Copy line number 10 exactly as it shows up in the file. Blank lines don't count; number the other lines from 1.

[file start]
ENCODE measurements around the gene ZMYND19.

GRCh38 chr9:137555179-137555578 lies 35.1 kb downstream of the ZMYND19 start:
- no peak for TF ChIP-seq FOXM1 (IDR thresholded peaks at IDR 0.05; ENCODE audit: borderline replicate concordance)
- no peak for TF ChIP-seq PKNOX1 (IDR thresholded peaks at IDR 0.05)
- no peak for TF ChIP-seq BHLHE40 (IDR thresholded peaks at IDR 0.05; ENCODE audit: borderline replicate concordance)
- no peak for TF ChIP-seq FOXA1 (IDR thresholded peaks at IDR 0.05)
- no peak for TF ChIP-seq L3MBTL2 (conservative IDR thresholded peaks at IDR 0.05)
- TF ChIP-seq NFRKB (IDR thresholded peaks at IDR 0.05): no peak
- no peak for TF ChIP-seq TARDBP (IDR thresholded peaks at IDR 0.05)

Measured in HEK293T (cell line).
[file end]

Measured in HEK293T (cell line).